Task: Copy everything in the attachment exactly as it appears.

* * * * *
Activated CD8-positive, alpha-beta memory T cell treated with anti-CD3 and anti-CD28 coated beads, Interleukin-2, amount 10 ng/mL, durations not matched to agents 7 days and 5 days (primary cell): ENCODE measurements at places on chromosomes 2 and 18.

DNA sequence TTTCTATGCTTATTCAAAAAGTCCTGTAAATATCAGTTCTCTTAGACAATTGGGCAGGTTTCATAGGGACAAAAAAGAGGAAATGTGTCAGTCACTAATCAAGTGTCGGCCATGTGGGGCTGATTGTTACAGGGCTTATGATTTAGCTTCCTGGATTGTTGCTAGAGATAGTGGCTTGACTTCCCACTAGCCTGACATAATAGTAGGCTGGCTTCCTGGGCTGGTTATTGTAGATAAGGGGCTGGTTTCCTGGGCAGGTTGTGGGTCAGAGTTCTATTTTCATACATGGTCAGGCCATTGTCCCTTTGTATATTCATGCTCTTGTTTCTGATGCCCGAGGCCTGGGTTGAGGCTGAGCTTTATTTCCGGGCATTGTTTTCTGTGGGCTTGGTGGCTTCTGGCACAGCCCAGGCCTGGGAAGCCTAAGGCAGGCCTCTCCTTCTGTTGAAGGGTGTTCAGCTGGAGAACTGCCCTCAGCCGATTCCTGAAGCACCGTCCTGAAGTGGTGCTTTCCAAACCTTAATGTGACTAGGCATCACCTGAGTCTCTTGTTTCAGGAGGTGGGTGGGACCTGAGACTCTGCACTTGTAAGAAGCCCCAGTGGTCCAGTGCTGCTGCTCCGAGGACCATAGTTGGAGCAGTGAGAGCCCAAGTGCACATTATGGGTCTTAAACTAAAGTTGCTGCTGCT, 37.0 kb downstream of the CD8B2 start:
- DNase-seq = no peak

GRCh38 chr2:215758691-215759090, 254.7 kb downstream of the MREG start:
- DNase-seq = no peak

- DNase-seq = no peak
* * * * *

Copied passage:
Activated CD8-positive, alpha-beta memory T cell treated with anti-CD3 and anti-CD28 coated beads, Interleukin-2, amount 10 ng/mL, durations not matched to agents 7 days and 5 days (primary cell): ENCODE measurements at places on chromosomes 2 and 18.

DNA sequence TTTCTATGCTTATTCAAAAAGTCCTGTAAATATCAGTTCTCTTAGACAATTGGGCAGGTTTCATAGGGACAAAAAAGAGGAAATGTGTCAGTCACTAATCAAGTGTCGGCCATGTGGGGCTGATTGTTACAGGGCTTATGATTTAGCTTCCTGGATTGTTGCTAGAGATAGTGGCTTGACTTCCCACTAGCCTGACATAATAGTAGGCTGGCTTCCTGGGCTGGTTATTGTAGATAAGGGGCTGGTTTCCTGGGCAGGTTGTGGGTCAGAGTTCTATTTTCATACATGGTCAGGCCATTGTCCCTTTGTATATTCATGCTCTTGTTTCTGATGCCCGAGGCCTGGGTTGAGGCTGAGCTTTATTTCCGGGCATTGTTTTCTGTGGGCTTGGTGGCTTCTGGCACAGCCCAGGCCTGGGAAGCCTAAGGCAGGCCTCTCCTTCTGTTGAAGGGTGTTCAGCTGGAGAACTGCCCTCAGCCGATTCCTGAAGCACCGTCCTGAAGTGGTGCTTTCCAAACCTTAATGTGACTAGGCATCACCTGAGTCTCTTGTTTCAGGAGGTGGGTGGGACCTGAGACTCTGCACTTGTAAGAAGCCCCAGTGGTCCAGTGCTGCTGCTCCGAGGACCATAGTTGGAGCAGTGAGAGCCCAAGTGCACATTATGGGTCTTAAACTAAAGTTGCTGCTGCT, 37.0 kb downstream of the CD8B2 start:
- DNase-seq = no peak

GRCh38 chr2:215758691-215759090, 254.7 kb downstream of the MREG start:
- DNase-seq = no peak

- DNase-seq = no peak